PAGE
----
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Making the 1996 Welfare Reform Work: The Promise of a Job

April 2010

Anthony J. Mallon, Virginia Commonwealth University and Guy V.G. Stevens, Federal Reserve Board (ret.)

Download 'working_paper10-03.pdf'.


While it is well known that Temporary Assistance for Needy Families (TANF) caseloads have shrunk by 50 percent or more since the passage of the 1996 welfare reform act (PRWORA), information regarding the economic circumstances and overall well-being of those who leave the welfare roles is less publicized. The extensive evidence examined in this paper presents a consistent picture: although approximately 60% of welfare leavers exited with a full-time job, within a year or two approximately half of all leavers fall into poverty. There is some evidence that the percentage living in poverty has increased for more recent leavers. These findings all date to periods prior to the recent severe economic recession.

The proximate cause of this high rate of poverty, as revealed in the data, is that welfare leavers end up working, on average, too few hours over the course of a year. Behind these low hours are the more fundamental causes of the measurable “barriers to work” limiting many leavers, and the limited supply of appropriate private-sector jobs, even during the so-called full-employment years of the late 1990s.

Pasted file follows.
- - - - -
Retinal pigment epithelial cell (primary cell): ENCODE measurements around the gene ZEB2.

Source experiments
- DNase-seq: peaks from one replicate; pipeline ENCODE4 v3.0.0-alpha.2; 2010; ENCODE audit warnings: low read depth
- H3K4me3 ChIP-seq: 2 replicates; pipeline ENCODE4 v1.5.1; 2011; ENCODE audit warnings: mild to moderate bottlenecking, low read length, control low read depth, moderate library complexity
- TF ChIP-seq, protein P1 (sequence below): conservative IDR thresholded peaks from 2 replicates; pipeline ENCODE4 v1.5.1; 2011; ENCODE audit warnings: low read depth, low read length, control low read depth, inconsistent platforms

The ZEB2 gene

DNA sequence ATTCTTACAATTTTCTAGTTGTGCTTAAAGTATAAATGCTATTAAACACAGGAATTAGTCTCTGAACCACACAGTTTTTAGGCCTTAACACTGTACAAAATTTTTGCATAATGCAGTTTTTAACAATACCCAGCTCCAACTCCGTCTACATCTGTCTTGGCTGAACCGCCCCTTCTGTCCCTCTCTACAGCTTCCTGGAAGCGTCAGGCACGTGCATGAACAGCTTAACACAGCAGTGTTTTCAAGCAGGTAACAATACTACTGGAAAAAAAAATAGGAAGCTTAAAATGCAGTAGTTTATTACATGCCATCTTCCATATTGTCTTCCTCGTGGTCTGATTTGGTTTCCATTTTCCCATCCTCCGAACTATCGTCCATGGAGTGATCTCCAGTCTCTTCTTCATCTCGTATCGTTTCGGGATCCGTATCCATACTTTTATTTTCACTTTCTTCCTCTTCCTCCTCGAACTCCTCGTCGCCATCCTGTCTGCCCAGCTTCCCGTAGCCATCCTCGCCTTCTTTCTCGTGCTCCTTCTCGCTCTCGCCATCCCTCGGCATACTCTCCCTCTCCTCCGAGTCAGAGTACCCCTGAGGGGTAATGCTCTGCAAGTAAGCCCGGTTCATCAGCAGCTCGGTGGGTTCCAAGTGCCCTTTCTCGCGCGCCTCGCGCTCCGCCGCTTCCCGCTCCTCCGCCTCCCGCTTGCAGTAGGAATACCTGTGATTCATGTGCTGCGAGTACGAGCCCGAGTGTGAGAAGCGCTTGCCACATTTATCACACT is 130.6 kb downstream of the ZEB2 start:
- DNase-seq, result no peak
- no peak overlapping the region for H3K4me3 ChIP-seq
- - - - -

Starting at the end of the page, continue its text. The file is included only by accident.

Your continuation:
In a search of potential solutions to this problem, the present paper examines the results, design, and costs for a large number of transitional-job and welfare-to-work programs. Based on this examination, and proceeding on the assumption that any contemporary policy proposal must be “work-based,” we propose and cost-out a program of jobs-of-last-resort, one that represents an extension and expansion of existing transitional jobs programs. The program, called Promise of a Job (POJ), addresses the two fundamental causes noted above, by including a job guarantee and by providing training and monitoring before and after the initial job placement. We are aware that such a program carries the danger of a sizable “displacement effect,” and our program design tries to minimize this problem. We estimate the costs per participant and the overall costs of applying Promise of a Job to a number of relevant economic situations.

Since the focus of POJ is our attempt to correct the critical failings of PRWORA, we attempt to calculate the impact of combining POJ with TANF at two important points in time: in 2007, the most recent year for which we had adequate data, and in 1996, the first year of welfare reform. We estimate the costs and benefits for a number of scenarios, varying the eligibility requirements for POJ, the rate at which adults on TANF become participants in POJ, and the rate at which participants find a full-time private-sector job. Among the most important benefits of this composite program is the reduction of adult and, especially, children’s poverty. The assumption of participants exiting TANF with a full-time job, either in the private or public sector, leads, as expected, to significant reductions in the relevant poverty rates. Interestingly, however, the reductions in poverty differ significantly between 1996 and 2007.

Education and Training Programs, Welfare Reform and the Administration of Welfare Programs